The ideal training should also focus on the DevOps relationship and the benefits it delivers to IT service consumers. A tight connection between development teams and operations teams is pivotal for maximizing the value of cloud implementations. That partnership needs to be carefully fostered, and a big part of that is through training.

Building a top-flight Cloud Ops function is a demanding task, but an essential one for companies that want to see the best results from this innovative, agile paradigm.

Get Started Today

HPE has experienced consultants to support you through every stage of the cloud lifecycle. Get the expert assistance you need to bring cloud computing services to your business quickly and efficiently. Take a look at the  HPE Cloud Services website and get started today.


About the author

Attack of the Cloud Killers: Fending Off Threats to Cloud Ops Success TechNativeRobert Christiansen is a cloud technology leader, best-selling author, mentor, and speaker. In his role as VP of Global Cloud Delivery at Cloud Technology Partners (CTP), a Hewlett Packard Enterprise company, Christiansen oversees the delivery of professional services and innovation for HPE’s public cloud business. His client base includes Fortune 500 and Global 2000 customers, and his team’s leadership model encompasses the entire IT transformation journey, from inception to execution.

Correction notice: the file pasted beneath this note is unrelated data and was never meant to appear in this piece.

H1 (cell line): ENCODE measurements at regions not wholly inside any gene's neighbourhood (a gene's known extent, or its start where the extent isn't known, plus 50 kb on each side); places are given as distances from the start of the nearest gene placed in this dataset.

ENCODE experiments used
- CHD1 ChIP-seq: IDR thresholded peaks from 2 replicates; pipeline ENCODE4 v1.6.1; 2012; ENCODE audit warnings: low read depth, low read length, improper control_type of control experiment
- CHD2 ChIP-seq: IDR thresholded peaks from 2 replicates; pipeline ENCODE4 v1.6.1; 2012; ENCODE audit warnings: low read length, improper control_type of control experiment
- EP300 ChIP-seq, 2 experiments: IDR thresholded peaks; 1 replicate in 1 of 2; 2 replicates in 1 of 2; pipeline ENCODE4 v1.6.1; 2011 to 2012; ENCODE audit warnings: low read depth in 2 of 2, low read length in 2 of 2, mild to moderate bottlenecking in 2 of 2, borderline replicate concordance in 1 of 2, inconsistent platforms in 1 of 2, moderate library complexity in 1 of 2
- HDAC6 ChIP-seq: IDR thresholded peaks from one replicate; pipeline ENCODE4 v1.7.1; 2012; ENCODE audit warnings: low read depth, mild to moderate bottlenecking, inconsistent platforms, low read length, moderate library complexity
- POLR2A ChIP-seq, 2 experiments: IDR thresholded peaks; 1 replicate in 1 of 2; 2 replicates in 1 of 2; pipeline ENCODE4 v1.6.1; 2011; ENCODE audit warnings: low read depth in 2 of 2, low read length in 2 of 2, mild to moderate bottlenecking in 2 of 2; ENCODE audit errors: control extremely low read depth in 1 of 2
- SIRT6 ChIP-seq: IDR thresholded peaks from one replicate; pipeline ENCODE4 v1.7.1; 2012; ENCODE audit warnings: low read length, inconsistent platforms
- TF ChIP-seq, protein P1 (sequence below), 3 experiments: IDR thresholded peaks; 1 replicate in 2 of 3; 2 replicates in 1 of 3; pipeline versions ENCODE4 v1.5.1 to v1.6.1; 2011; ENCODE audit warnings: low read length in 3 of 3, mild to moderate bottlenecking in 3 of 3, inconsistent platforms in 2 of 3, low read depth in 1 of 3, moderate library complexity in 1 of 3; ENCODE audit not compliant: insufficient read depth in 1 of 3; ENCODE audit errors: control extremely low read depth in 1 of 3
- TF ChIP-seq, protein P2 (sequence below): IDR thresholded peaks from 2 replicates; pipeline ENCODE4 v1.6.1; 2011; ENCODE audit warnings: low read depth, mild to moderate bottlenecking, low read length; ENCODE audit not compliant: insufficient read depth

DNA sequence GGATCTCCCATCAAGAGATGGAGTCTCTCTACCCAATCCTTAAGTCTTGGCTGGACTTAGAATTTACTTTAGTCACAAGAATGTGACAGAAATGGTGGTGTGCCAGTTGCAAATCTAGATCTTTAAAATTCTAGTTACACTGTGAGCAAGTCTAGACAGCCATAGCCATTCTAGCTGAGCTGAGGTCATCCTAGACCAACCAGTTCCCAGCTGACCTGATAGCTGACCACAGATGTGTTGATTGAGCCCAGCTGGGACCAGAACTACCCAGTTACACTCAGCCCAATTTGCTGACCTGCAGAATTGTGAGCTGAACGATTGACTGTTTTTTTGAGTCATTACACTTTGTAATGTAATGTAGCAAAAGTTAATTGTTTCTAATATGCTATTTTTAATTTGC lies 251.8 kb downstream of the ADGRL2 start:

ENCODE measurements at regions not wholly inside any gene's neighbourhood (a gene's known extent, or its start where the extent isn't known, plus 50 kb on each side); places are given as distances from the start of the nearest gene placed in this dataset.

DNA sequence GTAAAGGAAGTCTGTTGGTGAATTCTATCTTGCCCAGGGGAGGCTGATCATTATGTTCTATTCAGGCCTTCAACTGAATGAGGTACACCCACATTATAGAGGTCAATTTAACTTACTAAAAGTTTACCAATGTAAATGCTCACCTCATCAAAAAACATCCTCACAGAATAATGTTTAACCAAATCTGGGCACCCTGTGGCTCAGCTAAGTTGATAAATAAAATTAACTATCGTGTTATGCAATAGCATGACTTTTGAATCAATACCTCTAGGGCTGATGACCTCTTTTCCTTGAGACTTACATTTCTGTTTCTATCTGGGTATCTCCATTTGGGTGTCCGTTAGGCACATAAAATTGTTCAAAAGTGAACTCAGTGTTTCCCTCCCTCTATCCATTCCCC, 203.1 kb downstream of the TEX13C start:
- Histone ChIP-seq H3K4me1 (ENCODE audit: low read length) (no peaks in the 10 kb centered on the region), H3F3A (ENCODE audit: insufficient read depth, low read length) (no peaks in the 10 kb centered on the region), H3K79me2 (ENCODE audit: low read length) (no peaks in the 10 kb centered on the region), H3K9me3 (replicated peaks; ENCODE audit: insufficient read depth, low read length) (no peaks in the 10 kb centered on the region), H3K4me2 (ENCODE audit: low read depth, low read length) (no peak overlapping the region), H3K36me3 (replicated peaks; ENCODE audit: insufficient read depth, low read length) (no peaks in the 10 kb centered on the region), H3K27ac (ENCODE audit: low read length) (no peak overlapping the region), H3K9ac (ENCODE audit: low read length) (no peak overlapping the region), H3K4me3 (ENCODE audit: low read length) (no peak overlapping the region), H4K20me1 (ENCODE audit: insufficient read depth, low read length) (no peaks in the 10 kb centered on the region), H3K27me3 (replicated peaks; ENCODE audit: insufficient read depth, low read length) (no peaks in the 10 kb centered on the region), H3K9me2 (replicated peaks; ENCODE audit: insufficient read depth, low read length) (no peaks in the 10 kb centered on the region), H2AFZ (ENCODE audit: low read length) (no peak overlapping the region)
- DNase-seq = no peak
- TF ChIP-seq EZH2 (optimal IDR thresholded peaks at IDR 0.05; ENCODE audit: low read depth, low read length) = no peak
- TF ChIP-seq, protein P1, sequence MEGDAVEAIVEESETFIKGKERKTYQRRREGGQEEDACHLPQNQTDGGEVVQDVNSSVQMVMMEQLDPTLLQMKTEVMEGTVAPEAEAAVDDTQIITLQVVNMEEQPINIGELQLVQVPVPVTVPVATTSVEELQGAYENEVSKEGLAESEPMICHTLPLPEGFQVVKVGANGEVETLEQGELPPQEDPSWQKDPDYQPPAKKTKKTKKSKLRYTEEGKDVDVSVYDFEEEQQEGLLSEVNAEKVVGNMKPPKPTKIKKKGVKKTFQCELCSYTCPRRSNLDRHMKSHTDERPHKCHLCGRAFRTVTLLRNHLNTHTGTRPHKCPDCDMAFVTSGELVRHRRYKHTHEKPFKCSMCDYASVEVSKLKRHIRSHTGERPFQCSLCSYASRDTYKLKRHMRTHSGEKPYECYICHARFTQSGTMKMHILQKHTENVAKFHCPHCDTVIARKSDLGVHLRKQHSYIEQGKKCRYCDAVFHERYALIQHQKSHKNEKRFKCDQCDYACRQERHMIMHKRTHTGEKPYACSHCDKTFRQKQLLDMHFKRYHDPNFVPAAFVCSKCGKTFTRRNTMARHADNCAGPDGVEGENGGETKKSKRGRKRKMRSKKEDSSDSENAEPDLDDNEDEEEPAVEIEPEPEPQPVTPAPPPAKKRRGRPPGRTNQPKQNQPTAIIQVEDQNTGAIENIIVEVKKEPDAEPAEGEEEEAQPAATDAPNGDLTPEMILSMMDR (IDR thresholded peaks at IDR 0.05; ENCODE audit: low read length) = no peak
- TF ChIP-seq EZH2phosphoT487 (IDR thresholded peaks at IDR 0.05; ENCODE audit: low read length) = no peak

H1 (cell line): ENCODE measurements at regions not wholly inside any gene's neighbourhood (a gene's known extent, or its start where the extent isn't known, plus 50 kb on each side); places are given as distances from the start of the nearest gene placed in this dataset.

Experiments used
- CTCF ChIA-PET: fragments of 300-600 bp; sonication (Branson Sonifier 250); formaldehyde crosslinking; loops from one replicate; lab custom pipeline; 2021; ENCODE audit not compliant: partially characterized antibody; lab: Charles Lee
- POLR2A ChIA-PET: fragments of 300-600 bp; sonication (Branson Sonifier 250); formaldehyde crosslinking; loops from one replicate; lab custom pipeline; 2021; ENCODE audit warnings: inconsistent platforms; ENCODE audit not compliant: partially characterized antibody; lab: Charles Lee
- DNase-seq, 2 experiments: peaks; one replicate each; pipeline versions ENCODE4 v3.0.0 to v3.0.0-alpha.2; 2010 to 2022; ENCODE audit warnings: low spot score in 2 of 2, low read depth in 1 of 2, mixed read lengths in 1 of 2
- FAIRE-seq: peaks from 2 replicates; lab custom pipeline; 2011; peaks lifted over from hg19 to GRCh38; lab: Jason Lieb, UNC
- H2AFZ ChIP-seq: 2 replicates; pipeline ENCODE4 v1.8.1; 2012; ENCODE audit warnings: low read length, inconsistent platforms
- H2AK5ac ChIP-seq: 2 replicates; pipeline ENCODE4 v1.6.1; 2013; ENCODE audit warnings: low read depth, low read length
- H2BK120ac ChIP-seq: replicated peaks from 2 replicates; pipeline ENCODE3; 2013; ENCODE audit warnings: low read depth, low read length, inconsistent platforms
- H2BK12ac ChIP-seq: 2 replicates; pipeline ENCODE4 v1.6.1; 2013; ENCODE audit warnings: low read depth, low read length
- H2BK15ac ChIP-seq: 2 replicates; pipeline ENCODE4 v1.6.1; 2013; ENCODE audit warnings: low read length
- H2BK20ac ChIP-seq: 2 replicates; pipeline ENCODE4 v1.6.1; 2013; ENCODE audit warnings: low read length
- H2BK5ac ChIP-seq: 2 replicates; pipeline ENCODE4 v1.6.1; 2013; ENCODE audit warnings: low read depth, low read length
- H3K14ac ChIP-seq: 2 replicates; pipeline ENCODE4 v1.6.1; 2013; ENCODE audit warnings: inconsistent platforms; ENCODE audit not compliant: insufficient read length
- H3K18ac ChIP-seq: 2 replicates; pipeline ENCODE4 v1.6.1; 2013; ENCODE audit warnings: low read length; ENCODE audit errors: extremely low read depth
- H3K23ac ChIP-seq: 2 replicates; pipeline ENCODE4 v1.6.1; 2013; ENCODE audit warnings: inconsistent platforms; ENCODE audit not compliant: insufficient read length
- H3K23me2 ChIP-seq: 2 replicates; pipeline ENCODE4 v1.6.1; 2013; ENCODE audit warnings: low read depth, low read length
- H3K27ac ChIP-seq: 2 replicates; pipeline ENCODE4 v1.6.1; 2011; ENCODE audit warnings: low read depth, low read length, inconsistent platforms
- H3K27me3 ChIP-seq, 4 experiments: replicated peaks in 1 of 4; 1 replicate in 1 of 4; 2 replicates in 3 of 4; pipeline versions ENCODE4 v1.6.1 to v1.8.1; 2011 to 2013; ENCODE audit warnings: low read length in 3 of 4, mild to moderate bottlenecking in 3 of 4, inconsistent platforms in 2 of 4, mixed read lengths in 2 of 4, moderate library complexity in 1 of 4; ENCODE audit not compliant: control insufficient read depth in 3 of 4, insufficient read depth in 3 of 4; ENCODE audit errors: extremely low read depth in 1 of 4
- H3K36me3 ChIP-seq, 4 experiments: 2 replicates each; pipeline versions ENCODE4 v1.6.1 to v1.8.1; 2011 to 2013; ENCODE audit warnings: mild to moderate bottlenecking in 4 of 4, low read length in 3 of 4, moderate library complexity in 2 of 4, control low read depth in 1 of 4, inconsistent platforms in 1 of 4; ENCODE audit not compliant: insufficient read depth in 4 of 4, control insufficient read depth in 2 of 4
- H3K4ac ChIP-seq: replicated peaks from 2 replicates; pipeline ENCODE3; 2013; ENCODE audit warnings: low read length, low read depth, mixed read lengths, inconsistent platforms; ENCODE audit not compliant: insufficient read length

To read more articles by Christiansen, visit HPE’s Transforming IT blogsite or  Shifting to Software-defined blogsites.

Attack of the Cloud Killers: Fending Off Threats to Cloud Ops Success TechNative